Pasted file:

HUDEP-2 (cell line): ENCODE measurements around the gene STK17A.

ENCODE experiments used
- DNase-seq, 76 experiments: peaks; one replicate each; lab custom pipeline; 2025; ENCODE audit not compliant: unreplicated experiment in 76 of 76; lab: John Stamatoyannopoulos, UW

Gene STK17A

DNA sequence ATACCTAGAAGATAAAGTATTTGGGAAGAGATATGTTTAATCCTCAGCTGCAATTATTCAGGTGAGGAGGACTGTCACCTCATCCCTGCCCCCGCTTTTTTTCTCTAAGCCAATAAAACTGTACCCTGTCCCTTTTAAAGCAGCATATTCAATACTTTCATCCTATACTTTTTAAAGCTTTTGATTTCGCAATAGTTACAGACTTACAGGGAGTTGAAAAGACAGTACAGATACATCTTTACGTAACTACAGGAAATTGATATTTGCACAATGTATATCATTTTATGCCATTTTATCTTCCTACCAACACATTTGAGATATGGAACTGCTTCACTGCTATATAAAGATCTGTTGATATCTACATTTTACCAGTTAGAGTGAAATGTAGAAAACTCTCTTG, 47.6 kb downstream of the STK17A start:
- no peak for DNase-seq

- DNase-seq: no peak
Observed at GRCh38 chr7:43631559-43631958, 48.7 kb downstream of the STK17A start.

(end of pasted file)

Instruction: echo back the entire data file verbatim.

HUDEP-2 (cell line): ENCODE measurements around the gene STK17A.

ENCODE experiments used
- DNase-seq, 76 experiments: peaks; one replicate each; lab custom pipeline; 2025; ENCODE audit not compliant: unreplicated experiment in 76 of 76; lab: John Stamatoyannopoulos, UW

Gene STK17A

DNA sequence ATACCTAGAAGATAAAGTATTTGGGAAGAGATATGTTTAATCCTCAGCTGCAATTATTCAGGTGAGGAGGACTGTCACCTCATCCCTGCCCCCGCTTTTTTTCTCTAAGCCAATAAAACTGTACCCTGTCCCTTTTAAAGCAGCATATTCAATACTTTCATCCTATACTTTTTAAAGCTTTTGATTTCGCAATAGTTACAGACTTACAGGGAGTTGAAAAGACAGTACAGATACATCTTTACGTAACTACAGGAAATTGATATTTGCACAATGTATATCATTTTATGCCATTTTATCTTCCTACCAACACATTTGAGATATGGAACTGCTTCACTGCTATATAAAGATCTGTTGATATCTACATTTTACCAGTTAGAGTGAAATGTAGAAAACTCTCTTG, 47.6 kb downstream of the STK17A start:
- no peak for DNase-seq

- DNase-seq: no peak
Observed at GRCh38 chr7:43631559-43631958, 48.7 kb downstream of the STK17A start.